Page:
Tuesday, February 20, 2007

Timberframe bloopers and practical fixes

We notched and stacked hundreds of timbers for over one year before assembling our frame. Occasionally, self-doubt would creep in and I would wonder if we were ever going to get the frame to fit together. Just how many stinking timbers were sitting in the barns, with grievous errors in the joinery... waiting to rear their ugly heads when it came time to raise the frame? The stick-frame carpenter who took the timberframe course with me, and eventually notched more timbers than me (and drank a whole lot more beer than me... every day... while working) claimed that he was going to be on vacation some where far away when I tried to put the frame together. That did not instill much comfort. "Oh well," I would tell myself, "I can always cut the tenons off and put it together with lag bolts if the wooden joinery thing doesn't work out." You must always have a plan B.

Fortunately, there were not many mistakes lurking in that pile of timbers, but it would dishonest not to admit to at least a few. In fact, there was on average, one small mistake in every bent of our house. As we progressed from bent to bent, I found comfort when we located the error in each bent - surely there couldn't be more than one mistake in a bent!

All of the mistakes were minor, none required scrapping any of the timbers, and any visitor in our house today would have a very hard time locating any of the faux paus. One common mistake (I think it happened 4 or 5 times in the frame) was the "misplaced brace mortise mistake." My drawings, I decided, were to blame for this mistake. You see, I would dimension two sides of the mortise with respect to one edge and one end of the timber. Then I would call out the dimensions of the mortise. It was very easy during "layout" (the process copying the drawings to the timbers) to draw the mortise on the wrong side of the dimensioned lines. In fact, the mortise in the picture above was cut on the wrong side of both lines!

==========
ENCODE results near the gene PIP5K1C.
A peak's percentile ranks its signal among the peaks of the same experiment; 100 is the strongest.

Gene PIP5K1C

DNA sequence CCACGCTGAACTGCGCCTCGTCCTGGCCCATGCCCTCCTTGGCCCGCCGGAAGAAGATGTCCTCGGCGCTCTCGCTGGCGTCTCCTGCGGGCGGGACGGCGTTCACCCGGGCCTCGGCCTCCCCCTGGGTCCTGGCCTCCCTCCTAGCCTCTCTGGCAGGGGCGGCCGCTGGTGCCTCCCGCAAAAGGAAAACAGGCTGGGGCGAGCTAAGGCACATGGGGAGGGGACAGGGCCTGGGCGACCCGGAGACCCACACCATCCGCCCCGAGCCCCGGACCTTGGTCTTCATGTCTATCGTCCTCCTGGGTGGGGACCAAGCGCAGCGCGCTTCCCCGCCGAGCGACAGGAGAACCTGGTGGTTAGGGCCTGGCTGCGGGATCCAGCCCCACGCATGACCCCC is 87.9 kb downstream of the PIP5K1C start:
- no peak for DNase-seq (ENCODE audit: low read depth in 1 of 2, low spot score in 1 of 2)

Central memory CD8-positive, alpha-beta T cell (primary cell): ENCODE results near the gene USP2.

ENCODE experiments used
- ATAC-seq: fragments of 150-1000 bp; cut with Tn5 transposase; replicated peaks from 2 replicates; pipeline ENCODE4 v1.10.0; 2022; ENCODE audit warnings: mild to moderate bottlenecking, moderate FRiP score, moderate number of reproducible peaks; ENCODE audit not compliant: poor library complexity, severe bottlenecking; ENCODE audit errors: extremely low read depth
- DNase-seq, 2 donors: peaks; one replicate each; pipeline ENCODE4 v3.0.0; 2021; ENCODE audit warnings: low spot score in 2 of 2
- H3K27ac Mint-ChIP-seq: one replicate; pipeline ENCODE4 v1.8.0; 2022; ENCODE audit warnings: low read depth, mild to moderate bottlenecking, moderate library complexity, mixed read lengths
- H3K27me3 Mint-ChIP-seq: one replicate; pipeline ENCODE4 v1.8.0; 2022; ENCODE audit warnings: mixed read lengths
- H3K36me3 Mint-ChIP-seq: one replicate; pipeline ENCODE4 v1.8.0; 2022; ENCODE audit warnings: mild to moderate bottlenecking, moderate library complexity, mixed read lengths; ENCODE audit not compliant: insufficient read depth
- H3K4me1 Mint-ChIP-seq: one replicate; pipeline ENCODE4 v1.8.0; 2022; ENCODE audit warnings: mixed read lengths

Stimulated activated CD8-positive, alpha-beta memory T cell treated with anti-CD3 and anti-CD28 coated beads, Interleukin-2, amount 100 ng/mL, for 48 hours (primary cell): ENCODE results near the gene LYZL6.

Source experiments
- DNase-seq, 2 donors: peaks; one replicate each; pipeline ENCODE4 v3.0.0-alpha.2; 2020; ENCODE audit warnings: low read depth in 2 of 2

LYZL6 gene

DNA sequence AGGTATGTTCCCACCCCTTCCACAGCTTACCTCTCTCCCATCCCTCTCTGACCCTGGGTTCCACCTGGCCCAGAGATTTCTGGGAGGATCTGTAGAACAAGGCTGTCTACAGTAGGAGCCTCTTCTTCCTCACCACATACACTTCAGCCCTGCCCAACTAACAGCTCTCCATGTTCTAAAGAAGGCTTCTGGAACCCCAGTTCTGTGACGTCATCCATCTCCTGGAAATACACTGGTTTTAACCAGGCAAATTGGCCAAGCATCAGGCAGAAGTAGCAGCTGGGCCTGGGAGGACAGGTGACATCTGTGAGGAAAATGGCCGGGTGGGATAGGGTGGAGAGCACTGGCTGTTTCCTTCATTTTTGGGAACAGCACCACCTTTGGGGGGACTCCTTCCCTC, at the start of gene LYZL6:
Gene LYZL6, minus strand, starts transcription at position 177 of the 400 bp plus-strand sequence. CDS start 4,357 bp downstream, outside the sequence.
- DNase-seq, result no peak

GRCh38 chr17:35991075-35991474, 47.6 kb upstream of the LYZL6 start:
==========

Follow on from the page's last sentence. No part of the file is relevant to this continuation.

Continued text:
I came up with two different fixes for the "misplaced brace mortise mistake." Fix #1, shown in the first picture, was to 1. cut a piece of wood from scrap, 2. plug the errant hole with this piece of wood, 3. sand to fit, 4. cut a new, correct, mortise in the timber. The plug stands out like a sore thumb in the first picture because the wood for the plug was not as seasoned as the wood of the timber. Also, you can see that I took time to cut a plug with matching grain to the timber. The piece of wood in the foreground is the scrap from whence the plug came. Eventually, the two woods (both white oak) achieved the same coloration and it would take a forensics expert to spot this boo boo today. :)

Fix #2., sometimes used in conjunction with or as an alternative to fix #1 was to make a custom brace with an offset tenon. That's what's shown in this picture. As a final note, make sure you know where all of your mistakes are if you're paying to rent a crane. I paid for my crane by the gallon (I own it, it is old, it leaks), so fumbling to fix these mistakes didn't cost as much as it could have.